Chenin blanc is one of those chameleon varieties that can be grown and made in several ways, meaning the resulting wines provide an array of options to drinkers. The trouble is that in Australia, chenin blanc isn’t on the radar for most people.
In its home of the Loire Valley in France, however, chenin blanc is a hero, and this high-acid grape turns up in all manner of wines – from juicy Cremant de Loire sparklings to food-friendly Vouvray whites. Further to being fizzy or still, chenin can also be dry, off-dry or sweet (the French are famous for their luscious dessert versions of the wine).
With the Australian wine industry largely founded on classic French styles, why is chenin blanc one that hasn’t made a mark? Well, it’s finicky for one. A bit of a homebody, chenin is particular about its environments, preferring mild climates. Parts of our warm country would be less than ideal.
That said on our soils, chenin does have a presence. Some of the best examples come from the west coast, where you’ll find mostly dry, fruity styles. One of the top producers of chenin blanc in Australia right now is South African import Remi Guise (France may be the birthplace of the grape, but South Africa has the largest plantings) of tripe.Iscariot and his styles highlight the subregional differences of Margaret River. Chenin blanc also has a history in South Australia and there’s still some there, mostly in McLaren Vale. Across the rest of the country, it’s around in tiny amounts.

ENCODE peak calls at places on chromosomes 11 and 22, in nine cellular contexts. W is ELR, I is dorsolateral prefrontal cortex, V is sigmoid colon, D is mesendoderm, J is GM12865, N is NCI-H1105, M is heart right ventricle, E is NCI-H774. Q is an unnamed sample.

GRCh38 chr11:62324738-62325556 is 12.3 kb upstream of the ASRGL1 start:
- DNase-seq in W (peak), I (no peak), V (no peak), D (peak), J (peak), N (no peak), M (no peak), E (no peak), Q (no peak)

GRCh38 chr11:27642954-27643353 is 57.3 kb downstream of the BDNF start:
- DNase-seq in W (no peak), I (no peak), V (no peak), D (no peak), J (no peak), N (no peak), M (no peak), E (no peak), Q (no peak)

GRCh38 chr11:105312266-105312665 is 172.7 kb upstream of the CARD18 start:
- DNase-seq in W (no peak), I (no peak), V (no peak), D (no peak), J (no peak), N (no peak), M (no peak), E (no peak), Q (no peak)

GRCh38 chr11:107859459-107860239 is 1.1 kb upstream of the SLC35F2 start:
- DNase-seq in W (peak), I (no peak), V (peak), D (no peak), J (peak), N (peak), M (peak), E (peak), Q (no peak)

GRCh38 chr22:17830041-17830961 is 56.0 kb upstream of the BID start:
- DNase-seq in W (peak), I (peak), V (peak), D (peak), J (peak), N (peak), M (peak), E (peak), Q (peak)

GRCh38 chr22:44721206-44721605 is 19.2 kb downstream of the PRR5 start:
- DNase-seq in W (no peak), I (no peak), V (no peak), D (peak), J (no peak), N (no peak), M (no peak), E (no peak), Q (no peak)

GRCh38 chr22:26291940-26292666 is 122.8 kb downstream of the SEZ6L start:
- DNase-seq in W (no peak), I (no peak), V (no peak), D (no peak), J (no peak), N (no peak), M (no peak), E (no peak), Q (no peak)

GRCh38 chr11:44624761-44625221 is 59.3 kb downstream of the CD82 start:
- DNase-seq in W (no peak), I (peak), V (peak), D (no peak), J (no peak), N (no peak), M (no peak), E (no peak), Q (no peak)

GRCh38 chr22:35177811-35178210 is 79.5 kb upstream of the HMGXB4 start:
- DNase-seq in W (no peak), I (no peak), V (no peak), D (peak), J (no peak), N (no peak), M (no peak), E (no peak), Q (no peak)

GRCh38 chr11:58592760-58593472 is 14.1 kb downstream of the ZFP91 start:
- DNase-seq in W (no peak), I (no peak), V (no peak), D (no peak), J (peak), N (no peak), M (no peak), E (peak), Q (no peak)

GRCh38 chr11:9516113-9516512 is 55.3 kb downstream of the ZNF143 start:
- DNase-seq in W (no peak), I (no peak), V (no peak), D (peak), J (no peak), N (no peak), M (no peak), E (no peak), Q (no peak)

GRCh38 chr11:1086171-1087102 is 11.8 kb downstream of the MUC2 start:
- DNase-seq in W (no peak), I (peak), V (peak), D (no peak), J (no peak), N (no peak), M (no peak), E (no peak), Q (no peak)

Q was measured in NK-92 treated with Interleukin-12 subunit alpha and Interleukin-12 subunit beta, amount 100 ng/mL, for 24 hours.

Chenin blanc can produce aromatic, refreshing, versatile wines that are great with food. Its diversity – from crisp and mineral-driven to textural and fruit-forward, plus those bubbly and botrytis styles – keeps things interesting too. The next time you go to pick up a bottle of, say, chardonnay, why not consider chenin blanc? You might be pleasantly surprised.